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Remove Federal Tax Liens

Discharging a Federal Tax Lien

IRS Collections has certain tools at its disposal when it wants a person to pay up. One of the most common of these tools is the Lien, and corresponding Notice of Federal Tax Lien. Typically, a Lien is put into effect when the IRS has been repeatedly unable to collect a debt from a taxpayer, and when they decide that some "motivation" is required to get the person to pay up. Furthermore, the IRS has the authority to implement these methods without prior warning, and so the taxpayer is often taken completely by surprise.

A Lien essentially gives the government a legal claim to the taxpayer's property as security for a tax debt, preventing the owner from being able to sell those assets without authorization or release by the IRS.

Releasing a Lien generally requires coming to some kind of repayment agreement with the IRS; for instance, if a taxpayer decides to file an Offer in Compromise, then the IRS may discharge the Lien while the taxpayer prepares and submits that Offer. However, the IRS won't release a Tax Lien simply because you ask them to, and most of the time professional assistance is required to argue on the taxpayer's behalf and prove that he or she is serious about settling the debt.

If you have received a Notice of Federal Tax Lien, then it means the IRS has become aware of your debt, and you cannot afford to put it off any longer. National Tax Relief has 15 years of experience in lifting Tax Liens and helping taxpayers resolve their debts for less - call us today and we will take immediate action to stop IRS collections. In an emergency situation, we may even be able to have the Lien released within 48 hours. 

Lien Subordination

Lien Subordination enables a taxpayer to secure financing for the purpose of making a payment towards their federal tax liability. A Federal Tax Lien gives the government a secured interest in any property that is subject to the Lien. Because of this secured interest, potential lenders are not willing to loan money to a taxpayer with a Tax Lien unless they can obtain a security interest superior to that of the IRS Lien. By subordinating the Lien, the IRS allows a lender to take a superior interest ahead of any IRS claims on value of the property. In return, the IRS will require that it receive ALL proceeds in excess of sales costs and amounts due to Lien holders who are senior to the Service (your mortgage holder, etc...), up to the amount of taxes owed. While there is no specific IRS Form for Subordination or discharge of a Federal Tax Lien, the process is very specific. As long as the IRS is receiving the full proceeds (other than closing costs) from the sale or refinance of a property, the Service will generally grant a Subordination.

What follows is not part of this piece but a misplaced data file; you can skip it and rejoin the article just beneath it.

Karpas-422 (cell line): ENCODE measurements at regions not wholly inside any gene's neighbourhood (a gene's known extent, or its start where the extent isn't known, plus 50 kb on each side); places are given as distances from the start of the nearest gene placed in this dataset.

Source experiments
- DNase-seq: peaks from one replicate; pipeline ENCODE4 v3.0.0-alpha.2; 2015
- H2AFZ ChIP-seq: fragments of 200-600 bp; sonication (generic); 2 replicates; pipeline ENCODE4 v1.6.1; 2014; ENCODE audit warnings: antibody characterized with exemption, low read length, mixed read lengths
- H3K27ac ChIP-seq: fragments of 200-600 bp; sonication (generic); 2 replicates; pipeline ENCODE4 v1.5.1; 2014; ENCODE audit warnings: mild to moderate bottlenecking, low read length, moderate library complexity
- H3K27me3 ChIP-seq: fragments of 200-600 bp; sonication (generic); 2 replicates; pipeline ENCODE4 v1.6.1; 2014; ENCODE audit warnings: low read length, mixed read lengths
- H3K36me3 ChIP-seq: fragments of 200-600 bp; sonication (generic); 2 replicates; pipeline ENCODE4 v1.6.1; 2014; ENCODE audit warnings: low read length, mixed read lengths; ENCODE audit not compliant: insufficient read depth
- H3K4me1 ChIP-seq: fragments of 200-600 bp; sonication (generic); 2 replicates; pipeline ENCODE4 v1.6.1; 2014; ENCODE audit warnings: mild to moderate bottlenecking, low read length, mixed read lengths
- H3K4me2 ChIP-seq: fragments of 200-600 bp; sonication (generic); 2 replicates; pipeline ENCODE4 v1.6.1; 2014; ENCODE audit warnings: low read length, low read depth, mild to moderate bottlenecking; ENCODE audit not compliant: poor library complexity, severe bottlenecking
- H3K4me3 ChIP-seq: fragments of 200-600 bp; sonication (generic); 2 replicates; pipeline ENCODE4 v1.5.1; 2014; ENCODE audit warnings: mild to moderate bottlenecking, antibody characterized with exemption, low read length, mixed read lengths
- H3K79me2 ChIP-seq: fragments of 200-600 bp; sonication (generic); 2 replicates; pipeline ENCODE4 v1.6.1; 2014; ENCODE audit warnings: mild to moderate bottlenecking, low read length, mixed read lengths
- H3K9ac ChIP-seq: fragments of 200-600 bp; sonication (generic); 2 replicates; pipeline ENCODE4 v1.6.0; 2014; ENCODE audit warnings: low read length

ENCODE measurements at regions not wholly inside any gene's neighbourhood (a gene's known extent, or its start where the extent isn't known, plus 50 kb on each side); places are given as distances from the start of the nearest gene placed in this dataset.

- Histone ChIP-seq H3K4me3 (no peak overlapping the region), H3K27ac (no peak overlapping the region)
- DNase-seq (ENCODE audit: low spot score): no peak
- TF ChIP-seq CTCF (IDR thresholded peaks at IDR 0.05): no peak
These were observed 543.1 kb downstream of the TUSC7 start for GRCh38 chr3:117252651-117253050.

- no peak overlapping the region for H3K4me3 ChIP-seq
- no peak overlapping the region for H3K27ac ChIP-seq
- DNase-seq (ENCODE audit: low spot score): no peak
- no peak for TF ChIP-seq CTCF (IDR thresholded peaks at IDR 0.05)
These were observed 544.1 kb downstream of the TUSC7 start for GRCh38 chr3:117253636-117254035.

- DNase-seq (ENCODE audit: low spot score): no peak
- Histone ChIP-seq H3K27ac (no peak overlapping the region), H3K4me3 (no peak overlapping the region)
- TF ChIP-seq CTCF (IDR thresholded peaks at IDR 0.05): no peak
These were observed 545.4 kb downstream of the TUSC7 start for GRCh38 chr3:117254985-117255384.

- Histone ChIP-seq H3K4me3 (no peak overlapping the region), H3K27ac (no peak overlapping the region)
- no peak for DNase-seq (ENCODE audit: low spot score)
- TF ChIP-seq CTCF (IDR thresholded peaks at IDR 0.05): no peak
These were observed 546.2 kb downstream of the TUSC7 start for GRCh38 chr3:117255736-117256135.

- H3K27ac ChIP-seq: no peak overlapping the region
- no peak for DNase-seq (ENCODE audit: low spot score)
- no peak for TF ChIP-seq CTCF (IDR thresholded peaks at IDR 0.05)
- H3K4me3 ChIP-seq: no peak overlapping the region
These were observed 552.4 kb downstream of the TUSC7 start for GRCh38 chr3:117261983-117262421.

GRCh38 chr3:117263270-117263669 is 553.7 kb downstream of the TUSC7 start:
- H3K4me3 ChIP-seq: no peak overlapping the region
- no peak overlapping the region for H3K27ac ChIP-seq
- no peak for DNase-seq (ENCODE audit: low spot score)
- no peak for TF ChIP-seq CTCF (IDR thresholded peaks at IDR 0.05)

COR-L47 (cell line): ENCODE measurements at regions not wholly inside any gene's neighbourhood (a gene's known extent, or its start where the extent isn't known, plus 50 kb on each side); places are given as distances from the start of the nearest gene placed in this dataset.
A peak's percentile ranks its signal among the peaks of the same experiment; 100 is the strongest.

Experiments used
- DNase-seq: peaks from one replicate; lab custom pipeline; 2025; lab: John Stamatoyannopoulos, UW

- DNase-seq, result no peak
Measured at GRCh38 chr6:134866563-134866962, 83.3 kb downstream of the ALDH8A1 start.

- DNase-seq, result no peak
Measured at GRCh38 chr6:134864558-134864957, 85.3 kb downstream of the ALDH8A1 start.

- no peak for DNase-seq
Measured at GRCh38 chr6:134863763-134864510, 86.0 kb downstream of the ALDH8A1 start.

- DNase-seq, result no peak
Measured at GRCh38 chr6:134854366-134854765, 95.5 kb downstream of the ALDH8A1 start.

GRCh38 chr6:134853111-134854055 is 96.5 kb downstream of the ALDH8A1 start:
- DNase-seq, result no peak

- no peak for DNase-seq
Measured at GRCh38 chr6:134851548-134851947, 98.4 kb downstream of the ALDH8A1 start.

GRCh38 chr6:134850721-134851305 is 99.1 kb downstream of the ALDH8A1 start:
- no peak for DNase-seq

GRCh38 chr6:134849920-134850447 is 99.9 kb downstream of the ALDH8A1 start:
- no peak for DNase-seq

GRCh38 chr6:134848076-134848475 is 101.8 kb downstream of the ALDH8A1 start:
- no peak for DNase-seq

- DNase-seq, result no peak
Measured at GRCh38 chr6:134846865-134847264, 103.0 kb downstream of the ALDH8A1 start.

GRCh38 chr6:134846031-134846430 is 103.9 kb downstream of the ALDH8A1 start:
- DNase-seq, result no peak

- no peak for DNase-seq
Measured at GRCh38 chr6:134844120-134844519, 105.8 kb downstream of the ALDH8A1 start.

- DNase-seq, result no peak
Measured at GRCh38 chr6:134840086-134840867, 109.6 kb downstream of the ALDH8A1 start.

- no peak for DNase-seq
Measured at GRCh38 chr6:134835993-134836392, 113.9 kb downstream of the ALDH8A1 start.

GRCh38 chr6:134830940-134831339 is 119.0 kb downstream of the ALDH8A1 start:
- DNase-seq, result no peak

This procedure, though it is quite common, is sometimes difficult to achieve without help from a professional. The first thing that needs to be done is finding a lender to finance your loan. Once you have financing lined up, we will need to supply the IRS with some necessary information on your property and pending loan. Once this information is supplied to the correct department within the IRS, your subordination will be granted. The normal processing time for subordination may be as long as 30 to 60 days. However, when there is danger of losing the loan, the IRS may expedite the certificate at our request.


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